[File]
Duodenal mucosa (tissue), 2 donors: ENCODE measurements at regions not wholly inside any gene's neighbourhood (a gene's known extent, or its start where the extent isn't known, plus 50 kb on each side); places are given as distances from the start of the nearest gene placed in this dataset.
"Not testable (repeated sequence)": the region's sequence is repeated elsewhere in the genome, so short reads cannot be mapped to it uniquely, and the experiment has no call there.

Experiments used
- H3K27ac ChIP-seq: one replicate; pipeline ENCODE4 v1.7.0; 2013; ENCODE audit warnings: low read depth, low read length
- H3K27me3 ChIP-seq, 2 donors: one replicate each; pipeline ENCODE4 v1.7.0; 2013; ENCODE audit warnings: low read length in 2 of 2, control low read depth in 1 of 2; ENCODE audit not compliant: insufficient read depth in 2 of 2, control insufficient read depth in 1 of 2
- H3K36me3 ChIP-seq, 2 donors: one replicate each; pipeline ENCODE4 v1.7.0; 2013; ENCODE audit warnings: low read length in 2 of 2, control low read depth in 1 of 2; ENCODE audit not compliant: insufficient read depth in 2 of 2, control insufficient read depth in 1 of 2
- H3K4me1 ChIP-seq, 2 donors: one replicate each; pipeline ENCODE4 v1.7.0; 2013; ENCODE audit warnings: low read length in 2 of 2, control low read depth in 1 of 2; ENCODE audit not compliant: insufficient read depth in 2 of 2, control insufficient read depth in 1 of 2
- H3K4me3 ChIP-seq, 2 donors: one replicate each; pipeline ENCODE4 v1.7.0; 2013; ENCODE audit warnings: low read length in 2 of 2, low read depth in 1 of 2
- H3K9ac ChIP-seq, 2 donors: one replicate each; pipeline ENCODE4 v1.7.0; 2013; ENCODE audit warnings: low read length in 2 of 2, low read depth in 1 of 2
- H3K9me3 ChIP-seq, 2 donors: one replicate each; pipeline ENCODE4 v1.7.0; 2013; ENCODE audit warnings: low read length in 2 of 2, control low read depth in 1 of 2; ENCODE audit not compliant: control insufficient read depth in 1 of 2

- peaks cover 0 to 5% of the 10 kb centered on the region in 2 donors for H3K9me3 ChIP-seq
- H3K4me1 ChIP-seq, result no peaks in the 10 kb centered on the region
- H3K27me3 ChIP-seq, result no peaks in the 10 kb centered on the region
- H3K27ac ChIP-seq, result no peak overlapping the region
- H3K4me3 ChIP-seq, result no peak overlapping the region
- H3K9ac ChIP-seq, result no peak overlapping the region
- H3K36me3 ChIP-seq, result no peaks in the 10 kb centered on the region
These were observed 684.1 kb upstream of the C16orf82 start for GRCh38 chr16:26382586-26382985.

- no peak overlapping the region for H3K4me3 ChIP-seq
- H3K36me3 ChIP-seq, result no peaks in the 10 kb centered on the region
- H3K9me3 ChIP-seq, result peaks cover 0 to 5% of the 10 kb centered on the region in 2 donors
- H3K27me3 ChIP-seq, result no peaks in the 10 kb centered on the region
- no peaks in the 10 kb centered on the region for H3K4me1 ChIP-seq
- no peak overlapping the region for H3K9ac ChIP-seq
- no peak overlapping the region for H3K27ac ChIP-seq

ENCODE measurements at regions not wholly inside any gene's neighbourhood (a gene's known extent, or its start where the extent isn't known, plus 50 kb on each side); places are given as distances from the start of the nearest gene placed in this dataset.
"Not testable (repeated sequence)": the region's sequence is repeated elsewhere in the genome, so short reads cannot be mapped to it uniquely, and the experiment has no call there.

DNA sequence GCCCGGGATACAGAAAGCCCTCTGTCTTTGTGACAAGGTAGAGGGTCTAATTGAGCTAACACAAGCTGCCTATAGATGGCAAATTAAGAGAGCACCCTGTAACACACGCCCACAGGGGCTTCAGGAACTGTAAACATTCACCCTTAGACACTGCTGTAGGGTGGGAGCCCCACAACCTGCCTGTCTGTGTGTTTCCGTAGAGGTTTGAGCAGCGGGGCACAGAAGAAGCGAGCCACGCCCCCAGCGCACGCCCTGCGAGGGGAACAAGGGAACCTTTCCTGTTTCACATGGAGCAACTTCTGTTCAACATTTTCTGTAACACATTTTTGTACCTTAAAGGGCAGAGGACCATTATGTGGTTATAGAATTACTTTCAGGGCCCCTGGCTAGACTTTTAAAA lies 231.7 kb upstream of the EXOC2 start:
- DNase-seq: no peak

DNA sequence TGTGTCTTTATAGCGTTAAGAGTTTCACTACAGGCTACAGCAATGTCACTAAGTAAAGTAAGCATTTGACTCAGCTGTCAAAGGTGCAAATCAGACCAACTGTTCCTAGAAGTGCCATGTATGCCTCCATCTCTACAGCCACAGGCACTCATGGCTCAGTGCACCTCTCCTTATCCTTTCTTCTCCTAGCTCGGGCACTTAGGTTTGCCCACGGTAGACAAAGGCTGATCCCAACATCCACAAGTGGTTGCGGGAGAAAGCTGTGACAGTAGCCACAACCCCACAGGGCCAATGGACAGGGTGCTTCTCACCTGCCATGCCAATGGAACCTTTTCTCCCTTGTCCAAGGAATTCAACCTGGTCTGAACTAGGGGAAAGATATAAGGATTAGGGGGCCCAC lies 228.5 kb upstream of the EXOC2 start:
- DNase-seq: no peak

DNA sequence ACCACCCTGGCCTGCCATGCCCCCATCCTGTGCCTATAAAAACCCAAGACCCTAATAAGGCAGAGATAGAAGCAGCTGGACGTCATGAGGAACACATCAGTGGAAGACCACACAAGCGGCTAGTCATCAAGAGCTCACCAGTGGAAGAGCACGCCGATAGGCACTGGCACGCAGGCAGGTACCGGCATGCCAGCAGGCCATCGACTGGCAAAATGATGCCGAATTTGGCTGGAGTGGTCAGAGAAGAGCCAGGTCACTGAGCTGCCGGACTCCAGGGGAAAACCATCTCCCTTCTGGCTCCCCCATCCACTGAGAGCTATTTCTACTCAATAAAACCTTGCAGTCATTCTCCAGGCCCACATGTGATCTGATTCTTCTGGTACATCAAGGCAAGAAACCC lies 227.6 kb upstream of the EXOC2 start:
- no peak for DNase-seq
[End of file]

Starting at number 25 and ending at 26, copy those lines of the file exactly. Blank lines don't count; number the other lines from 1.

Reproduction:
- no peak overlapping the region for H3K27ac ChIP-seq

ENCODE measurements at regions not wholly inside any gene's neighbourhood (a gene's known extent, or its start where the extent isn't known, plus 50 kb on each side); places are given as distances from the start of the nearest gene placed in this dataset.